The state House in Michigan has been under Republican control for the past decade, but Democrats are four seats away from flipping the chamber. In the Michigan state Senate, Democrats need three to tie and four to flip the upper chamber.
Minnesota is the last state in the country with a divided Legislature: Democrats won a majority in the state House two years ago and need just two seats to win the Senate.
So far, at least, voters have given governors the benefit of the doubt on how to manage the pandemic in their states, said Ben Golnik, a Republican strategist in Minnesota and former executive director of the state House Republicans caucus. Both parties have pointed to surveys showing big spikes in job-approval figures for governors working on the front lines of the virus.
But as the shutdown drags on, governors increasingly are on the spot. In Pennsylvania, the GOP-run Legislature sent Wolf legislation to allow several categories of businesses to reopen barely a month after he ordered them closed.
The Michigan Senate Republican caucus has released a plan to reopen the state in phases. Majority Leader Mike Shirkey has contend it’s his party’s responsibility to propose a framework for Michiganders to “live life in the presence of Covid-19, safely.” Republican lawmakers lent their support to a protest this week that called on Democratic Gov. Gretchen Whitmer — a prospect to become Biden’s running mate — to dial back her stay-at-home order.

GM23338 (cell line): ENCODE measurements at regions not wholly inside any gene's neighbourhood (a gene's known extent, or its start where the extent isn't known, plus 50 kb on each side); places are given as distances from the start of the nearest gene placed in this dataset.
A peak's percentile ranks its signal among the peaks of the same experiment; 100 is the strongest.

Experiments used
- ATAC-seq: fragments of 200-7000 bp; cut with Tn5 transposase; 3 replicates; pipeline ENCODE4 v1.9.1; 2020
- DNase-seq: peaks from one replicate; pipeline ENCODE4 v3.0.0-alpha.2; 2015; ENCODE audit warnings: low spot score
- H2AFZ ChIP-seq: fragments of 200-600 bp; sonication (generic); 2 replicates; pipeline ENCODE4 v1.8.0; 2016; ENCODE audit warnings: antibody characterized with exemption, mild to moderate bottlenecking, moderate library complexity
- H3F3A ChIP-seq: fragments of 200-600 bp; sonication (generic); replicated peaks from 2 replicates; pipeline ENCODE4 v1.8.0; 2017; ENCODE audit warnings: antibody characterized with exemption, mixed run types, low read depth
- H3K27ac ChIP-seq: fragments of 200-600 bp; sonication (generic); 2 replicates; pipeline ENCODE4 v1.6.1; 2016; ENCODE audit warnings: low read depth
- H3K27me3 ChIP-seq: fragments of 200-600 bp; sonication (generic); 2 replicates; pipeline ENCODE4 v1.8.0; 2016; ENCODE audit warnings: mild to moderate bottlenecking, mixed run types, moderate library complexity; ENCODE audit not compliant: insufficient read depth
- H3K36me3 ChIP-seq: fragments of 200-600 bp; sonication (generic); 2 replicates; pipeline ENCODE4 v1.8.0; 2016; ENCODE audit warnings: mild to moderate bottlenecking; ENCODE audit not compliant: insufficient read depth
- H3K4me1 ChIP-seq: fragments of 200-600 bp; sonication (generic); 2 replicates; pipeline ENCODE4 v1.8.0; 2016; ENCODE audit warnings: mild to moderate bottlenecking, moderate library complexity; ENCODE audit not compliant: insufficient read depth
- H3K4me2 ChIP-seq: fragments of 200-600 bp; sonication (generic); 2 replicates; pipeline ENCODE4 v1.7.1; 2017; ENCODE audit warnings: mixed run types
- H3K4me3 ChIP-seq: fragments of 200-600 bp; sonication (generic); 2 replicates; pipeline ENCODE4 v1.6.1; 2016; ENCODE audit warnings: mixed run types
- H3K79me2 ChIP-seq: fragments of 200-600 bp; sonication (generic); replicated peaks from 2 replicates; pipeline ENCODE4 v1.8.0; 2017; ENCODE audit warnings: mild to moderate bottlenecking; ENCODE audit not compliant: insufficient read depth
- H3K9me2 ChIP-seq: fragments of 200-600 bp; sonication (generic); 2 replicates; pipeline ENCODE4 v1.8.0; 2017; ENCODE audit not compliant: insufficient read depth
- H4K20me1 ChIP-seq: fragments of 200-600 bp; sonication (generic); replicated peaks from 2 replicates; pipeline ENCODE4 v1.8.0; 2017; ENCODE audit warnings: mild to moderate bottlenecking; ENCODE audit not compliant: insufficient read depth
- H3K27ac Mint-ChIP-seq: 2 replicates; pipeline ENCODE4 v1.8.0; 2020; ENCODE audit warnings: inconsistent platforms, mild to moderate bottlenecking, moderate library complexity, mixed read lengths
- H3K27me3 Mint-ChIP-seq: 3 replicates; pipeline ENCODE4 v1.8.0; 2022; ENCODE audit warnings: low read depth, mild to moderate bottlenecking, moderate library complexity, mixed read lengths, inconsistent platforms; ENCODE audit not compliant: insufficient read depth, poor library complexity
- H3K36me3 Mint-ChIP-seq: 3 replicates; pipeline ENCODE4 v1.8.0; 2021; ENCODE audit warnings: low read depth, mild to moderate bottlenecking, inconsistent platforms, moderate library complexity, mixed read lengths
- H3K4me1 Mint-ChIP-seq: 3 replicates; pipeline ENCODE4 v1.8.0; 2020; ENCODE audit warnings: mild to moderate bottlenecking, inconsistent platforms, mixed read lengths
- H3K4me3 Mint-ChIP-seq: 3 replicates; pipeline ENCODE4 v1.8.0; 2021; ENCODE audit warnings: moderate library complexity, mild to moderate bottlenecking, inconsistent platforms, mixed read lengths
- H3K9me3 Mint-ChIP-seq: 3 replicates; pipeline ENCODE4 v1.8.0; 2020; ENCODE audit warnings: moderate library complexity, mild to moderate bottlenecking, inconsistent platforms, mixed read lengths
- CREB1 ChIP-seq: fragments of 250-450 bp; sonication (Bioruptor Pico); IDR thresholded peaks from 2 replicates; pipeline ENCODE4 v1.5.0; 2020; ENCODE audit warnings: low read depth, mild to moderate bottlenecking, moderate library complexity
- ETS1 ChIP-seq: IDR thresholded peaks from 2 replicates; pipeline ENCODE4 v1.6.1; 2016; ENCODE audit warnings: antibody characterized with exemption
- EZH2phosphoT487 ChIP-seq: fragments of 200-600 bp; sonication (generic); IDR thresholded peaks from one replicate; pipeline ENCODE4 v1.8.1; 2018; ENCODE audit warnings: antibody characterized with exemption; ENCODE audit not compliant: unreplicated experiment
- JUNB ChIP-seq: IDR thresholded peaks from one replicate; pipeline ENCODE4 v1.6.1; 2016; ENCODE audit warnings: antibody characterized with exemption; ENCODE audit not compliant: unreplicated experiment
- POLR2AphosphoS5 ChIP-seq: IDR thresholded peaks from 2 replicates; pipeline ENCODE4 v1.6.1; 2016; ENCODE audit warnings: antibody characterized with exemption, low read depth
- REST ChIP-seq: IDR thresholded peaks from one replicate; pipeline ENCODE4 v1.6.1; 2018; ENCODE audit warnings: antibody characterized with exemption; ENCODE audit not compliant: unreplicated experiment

Democrat Jim Ananich, the Senate minority leader, called the protest a “farce” and noted that Republicans had just introduced the resolution that gave Whitmer emergency powers.
“Every order so far — whether they’ve liked every aspect — they have seen and had plenty of time to digest,” Ananich said of Whitmer’s actions. “You’d think from the last week the governor is now some emperor back in Rome.”
Republican legislators in Wisconsin have grown so impatient with Evers’ decision to close schools for the rest of the year and extend stay-at-home orders until late May that they are targeting state health officials and threatening curbs on the Democratic governor’s power. They’ve branded Evers a “tyrant” and are planning a rally at Wisconsin’s state Capitol next week.
And in Minnesota, GOP legislators are amping up pressure on Democratic Gov. Tim Walz, who has repeatedly called for a large expansion of testing before reopening more segments of the economy.
Minnesota state Sen. Scott Jensen, a doctor, said Walz should act now to reopen businesses while continuing social distancing and isolating vulnerable older people and those with pre-existing conditions. Jensen said there have been increased suicides and calls to abuse lines, an underappreciated toll of the crisis.